DENVER (AP) — A woman acting as a “spiritual leader” to a small group of people living on a Colorado farm ordered two girls kept in a car without food or water weeks before their bodies were found, according to one member of the group.
Madani Ceus faces murder charges along with Nashika Bramble, the girls’ mother, for the death of 10-year-old Makayla Roberts and 8-year-old Hannah Marshall. Three other adults also face charges of fatal child abuse.
Officials investigating the case have been tight-lipped about how the girls died and how they came to the farm. Court records unsealed by a judge at the request of KOTO Community Radio and the Telluride Daily Planet revealed the group members’ belief that Ceus was a spiritual leader and allegations that she ordered the girls punished while the group was living on the property outside Norwood, about 30 miles (48.2 kilometers) west of the ski resort town of Telluride.
According to the affidavit unsealed this week, the farm owner told San Miguel County Sheriff investigators that he met a group of nine people, including four children, at a gas station outside Grand Junction in May and invited them to use the land. The man, named Frederick Blair, said he soon joined the group members living there in tents and cars.
The document doesn’t give any information about how the group came together before Blair met them.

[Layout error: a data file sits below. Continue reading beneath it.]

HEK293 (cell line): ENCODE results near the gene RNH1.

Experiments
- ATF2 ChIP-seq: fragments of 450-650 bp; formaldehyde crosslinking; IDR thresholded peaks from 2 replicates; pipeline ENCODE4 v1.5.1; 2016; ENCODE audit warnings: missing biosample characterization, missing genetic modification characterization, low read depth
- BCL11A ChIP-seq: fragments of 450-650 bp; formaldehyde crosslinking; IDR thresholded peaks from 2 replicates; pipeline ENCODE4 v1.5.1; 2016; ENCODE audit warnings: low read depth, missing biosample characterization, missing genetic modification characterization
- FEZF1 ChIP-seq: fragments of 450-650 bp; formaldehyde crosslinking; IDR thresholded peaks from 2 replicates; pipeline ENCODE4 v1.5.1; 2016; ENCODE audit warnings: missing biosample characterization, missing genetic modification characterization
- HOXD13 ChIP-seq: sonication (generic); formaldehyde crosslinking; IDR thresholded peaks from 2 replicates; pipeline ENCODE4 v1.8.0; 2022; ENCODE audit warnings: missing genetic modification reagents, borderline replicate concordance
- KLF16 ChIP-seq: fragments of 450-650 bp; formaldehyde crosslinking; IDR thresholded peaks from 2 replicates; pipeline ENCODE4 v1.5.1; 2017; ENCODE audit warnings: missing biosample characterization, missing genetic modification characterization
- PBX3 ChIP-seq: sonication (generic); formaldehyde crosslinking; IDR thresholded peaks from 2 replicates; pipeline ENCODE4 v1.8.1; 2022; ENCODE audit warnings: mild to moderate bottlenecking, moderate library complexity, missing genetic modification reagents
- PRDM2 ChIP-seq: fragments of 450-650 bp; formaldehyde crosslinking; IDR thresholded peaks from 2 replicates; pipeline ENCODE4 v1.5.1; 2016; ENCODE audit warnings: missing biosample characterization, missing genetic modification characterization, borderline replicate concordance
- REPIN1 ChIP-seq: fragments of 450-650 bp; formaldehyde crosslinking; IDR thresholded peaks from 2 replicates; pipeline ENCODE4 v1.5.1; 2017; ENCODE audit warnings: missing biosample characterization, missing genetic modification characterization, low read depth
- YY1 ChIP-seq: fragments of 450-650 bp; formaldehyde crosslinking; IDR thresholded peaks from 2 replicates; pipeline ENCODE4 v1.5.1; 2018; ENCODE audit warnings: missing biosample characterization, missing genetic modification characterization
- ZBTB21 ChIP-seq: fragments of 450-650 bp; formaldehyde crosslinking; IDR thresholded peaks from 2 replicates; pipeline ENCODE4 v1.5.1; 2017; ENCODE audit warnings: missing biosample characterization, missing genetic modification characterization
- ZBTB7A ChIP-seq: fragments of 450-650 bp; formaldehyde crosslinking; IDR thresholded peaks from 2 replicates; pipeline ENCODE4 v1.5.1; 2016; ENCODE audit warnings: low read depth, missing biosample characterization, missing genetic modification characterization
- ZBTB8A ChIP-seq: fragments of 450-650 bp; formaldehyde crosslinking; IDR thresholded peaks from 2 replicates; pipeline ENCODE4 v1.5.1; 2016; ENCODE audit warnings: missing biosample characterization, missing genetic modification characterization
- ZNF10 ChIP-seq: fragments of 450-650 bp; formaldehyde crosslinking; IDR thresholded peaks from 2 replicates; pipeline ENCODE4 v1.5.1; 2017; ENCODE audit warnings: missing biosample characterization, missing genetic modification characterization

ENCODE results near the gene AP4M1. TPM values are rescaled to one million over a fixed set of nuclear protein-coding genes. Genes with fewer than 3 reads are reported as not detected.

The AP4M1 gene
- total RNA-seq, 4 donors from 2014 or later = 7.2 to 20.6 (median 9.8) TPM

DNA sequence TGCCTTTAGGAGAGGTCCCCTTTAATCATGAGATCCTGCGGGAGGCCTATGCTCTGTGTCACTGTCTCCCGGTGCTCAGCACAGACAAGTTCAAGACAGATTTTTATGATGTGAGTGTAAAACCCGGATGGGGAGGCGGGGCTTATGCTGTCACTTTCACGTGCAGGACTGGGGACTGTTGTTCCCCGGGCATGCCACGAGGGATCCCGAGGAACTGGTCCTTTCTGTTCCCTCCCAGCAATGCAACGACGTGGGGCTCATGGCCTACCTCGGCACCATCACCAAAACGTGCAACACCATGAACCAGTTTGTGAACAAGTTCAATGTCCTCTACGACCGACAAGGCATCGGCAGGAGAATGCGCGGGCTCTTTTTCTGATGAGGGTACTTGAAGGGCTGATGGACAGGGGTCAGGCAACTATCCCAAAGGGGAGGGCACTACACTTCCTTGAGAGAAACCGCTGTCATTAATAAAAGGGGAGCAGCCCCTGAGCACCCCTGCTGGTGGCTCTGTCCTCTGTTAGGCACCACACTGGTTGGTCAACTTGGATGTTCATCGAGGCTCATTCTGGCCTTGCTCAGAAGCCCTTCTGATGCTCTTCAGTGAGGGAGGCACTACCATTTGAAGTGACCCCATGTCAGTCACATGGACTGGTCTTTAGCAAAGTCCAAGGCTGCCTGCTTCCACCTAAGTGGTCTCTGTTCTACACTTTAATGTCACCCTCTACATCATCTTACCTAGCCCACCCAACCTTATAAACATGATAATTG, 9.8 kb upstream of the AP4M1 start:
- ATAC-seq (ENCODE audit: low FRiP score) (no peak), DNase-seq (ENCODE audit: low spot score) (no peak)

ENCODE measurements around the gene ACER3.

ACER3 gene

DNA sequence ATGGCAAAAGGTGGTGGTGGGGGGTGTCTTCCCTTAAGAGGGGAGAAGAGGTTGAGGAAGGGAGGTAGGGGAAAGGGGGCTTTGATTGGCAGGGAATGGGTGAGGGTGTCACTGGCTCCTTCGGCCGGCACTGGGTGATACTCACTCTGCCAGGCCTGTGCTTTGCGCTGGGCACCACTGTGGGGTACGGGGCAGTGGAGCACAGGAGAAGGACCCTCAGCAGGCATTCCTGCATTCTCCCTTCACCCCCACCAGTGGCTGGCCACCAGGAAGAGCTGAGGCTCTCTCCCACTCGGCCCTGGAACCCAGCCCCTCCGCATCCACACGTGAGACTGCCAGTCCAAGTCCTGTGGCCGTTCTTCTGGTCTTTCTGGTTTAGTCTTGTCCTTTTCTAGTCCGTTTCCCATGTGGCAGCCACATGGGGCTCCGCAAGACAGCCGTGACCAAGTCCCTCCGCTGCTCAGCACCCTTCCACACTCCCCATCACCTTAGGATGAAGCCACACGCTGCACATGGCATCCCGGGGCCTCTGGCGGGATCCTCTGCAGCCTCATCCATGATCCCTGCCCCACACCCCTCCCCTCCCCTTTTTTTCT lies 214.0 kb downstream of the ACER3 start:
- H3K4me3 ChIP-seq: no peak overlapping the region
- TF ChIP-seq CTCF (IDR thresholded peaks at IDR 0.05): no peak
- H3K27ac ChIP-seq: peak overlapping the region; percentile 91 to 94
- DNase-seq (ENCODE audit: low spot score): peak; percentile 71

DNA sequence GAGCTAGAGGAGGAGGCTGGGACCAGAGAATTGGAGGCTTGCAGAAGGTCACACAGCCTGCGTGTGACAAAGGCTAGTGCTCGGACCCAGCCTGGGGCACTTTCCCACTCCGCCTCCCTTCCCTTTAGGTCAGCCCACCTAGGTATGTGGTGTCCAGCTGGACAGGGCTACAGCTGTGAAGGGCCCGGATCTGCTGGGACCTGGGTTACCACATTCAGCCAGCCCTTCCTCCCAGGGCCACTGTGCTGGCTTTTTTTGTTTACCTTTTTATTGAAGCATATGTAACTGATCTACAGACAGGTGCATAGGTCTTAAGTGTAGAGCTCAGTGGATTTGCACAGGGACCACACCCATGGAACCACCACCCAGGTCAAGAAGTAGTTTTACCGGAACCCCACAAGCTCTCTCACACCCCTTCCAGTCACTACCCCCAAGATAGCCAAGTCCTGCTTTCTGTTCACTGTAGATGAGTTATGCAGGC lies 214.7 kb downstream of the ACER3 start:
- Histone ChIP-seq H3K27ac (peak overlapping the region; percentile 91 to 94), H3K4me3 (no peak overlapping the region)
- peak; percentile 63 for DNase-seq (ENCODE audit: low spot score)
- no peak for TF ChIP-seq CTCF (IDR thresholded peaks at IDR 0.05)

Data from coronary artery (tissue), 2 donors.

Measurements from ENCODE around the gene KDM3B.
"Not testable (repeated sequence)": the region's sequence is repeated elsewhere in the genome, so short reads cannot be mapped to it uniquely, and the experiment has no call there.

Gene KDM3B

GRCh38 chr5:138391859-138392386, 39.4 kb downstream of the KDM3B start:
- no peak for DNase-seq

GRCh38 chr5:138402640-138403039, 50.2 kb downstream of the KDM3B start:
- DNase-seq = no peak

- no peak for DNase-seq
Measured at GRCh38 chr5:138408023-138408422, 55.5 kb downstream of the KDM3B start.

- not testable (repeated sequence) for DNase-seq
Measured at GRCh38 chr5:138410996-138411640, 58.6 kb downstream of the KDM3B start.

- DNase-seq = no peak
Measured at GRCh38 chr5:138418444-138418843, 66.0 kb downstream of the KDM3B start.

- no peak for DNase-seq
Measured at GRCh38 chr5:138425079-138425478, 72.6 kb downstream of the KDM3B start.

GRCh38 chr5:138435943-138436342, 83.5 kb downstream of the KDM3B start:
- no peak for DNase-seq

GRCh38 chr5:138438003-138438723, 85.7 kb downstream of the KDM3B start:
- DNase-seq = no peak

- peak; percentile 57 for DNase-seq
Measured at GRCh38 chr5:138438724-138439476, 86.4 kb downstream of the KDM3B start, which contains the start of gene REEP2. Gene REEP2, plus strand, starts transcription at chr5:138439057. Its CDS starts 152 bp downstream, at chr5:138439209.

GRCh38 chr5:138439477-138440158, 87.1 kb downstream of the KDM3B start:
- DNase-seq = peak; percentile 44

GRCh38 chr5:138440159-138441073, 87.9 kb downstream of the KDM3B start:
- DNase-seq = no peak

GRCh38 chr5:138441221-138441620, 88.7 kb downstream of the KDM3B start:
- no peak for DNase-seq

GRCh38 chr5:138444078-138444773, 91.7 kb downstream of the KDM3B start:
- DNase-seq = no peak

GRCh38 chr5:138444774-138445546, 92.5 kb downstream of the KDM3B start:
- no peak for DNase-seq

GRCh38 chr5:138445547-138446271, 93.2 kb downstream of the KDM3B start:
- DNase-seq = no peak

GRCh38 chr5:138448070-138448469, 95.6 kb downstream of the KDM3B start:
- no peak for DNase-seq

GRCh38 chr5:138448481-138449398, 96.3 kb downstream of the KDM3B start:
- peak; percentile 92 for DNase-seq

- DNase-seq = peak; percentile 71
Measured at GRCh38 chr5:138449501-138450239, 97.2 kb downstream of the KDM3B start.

Blair said Ceus, a 37-year-old from Haiti, told the others to call her “Ama” or “Yahweh” and ordered that the girls stay in a car without food or water because she considered them “unclean.”
— San Miguel Sheriff (@SheriffAlert) October 20, 2017
The document says that another member of the group, Nathan Yah, told police that the girls were allowed to leave the car to use the bathroom and did receive food and water. When police interviewed Ceus, she “would not say who was responsible” for making the girls stay in the car, according to the record.
Ceus told police that at first, she provided food for the entire group but later told Bramble she couldn’t keep doing it. Bramble and Blair began getting items from a local food pantry, Ceus told police.
Attorneys separately representing Bramble and Ceus declined to comment on Wednesday. The San Miguel County coroner’s office hasn’t determined what caused the girls’ deaths.
Blair told police that Ceus didn’t have any weapons but he was afraid of her and felt others were under Ceus’s “direction and control.”
According to the document, Blair told his father about the girls’ deaths on Sept. 8. Blair’s father, who lives in Texas but was visiting Colorado, called the sheriff’s office. When deputies searched the property, they found the girls’ bodies inside a gray car registered to another woman who was with the group. Officers said the bodies “had been in the car for an extended period of time.”
Blair later told police that he believed the girls died in June. The record says Blair remembered a sheriff’s deputy visited the property for an inspection at some point after the girls died. Blair used to grow medical marijuana there but had stopped.
Blair said he and Yah then covered the car with a tarp.
All five adults facing charges in connection with the girls’ deaths are due to court on Nov. 20 in San Miguel County.